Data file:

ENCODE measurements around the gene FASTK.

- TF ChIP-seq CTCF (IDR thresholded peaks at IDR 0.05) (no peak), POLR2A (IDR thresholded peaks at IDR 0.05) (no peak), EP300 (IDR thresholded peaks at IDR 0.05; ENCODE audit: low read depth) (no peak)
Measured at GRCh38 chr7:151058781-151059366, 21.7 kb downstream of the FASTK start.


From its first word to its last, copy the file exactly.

ENCODE measurements around the gene FASTK.

- TF ChIP-seq CTCF (IDR thresholded peaks at IDR 0.05) (no peak), POLR2A (IDR thresholded peaks at IDR 0.05) (no peak), EP300 (IDR thresholded peaks at IDR 0.05; ENCODE audit: low read depth) (no peak)
Measured at GRCh38 chr7:151058781-151059366, 21.7 kb downstream of the FASTK start.